Probing Ground-state Hole Transfer Between Equivalent, Electrochemically Inaccessible States in Multiporphyrin Arrays Using Time-resolved Optical Spectroscopy


*Corresponding author email: (Dewey Holten)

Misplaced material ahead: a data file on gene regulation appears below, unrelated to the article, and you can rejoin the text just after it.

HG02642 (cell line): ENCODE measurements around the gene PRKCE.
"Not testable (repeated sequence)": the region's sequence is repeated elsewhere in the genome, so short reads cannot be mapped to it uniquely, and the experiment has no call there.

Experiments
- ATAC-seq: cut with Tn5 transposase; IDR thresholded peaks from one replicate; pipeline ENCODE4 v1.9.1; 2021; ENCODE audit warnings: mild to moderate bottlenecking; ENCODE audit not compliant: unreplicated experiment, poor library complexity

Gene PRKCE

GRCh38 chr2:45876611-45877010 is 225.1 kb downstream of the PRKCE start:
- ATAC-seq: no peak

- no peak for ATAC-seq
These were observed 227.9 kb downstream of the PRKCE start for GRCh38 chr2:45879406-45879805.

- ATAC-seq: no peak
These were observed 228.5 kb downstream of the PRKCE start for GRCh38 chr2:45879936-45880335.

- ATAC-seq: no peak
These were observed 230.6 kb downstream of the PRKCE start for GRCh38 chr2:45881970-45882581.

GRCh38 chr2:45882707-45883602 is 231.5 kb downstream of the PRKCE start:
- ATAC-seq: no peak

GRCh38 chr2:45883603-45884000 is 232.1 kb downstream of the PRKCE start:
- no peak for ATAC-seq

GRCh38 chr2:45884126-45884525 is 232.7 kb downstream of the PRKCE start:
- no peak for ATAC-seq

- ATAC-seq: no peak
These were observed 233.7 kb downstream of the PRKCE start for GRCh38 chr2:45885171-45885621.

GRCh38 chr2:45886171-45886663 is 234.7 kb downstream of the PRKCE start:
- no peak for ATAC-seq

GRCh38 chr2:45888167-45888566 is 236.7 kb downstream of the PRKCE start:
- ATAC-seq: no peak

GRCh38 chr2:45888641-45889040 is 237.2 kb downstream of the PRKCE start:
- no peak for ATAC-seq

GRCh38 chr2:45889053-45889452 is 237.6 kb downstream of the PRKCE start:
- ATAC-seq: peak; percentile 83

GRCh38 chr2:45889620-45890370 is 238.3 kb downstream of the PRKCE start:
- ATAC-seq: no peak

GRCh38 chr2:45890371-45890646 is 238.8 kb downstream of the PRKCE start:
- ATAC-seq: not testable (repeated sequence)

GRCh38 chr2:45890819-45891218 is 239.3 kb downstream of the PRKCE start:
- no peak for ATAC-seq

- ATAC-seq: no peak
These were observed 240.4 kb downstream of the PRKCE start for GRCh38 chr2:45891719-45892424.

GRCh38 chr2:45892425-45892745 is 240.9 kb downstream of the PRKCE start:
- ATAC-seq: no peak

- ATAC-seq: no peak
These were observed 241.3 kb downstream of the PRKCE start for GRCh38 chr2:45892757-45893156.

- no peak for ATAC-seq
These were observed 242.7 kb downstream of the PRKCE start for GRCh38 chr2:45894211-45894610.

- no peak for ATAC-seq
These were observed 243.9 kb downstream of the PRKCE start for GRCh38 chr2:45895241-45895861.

A new strategy is described and implemented for determining the rates of hole-transfer between equivalent porphyrins in multiporphyrin architectures. The approach allows access to these rates between sites that are not the most easily oxidized components of the array. The specific architectures investigated with this new strategy are triads consisting of one zinc porphyrin (Zn) and two free base porphyrins (Fb). The triads employ a diphenylethyne linker (ZnFbFbU) and a phenylene linker (ZnFbFbΦ). The zinc porphyrin is selectively oxidized to produce Zn+FbFb, the free base porphyrins are excited to produce the excited-state mixture Zn+Fb*Fb and Zn+FbFb*, and the subsequent dynamics are monitored by ultrafast absorption spectroscopy. The system evolves by a combination of energy- and hole-transfer processes involving (adjacent and nonadjacent) zinc and free base porphyrin constituents that are complete within 100 ps of excitation; the rate constants of many of these processes are derived from prior studies of the oxidized forms of the benchmark dyads (ZnFbU and ZnFbΦ). One of the excited-state decay channels produces the metastable state ZnFbFb+ that decays to a second metastable state ZnFb+Fb by the target hole-transfer process, followed by rapid hole transfer to produce the Zn+FbFb thermodynamic ground state of the system. The rate constant for hole transfer between the free base porphyrins in the oxidized ZnFbFb triads is found to be (0.5 ns)−1 and (0.6 ns)−1 across phenylene and diphenylethyne linkers, respectively. These rate constants are comparable to those recently measured, using a related but distinct strategy, for ground-state hole transfer between zinc porphyrins in oxidized ZnZnFb triads. The two complementary strategies provide unique approaches for probing hole transfer between equivalent sites in multiporphyrin arrays, with the choice of method being guided by the particular target process and the ease of synthesis of the necessary architectures.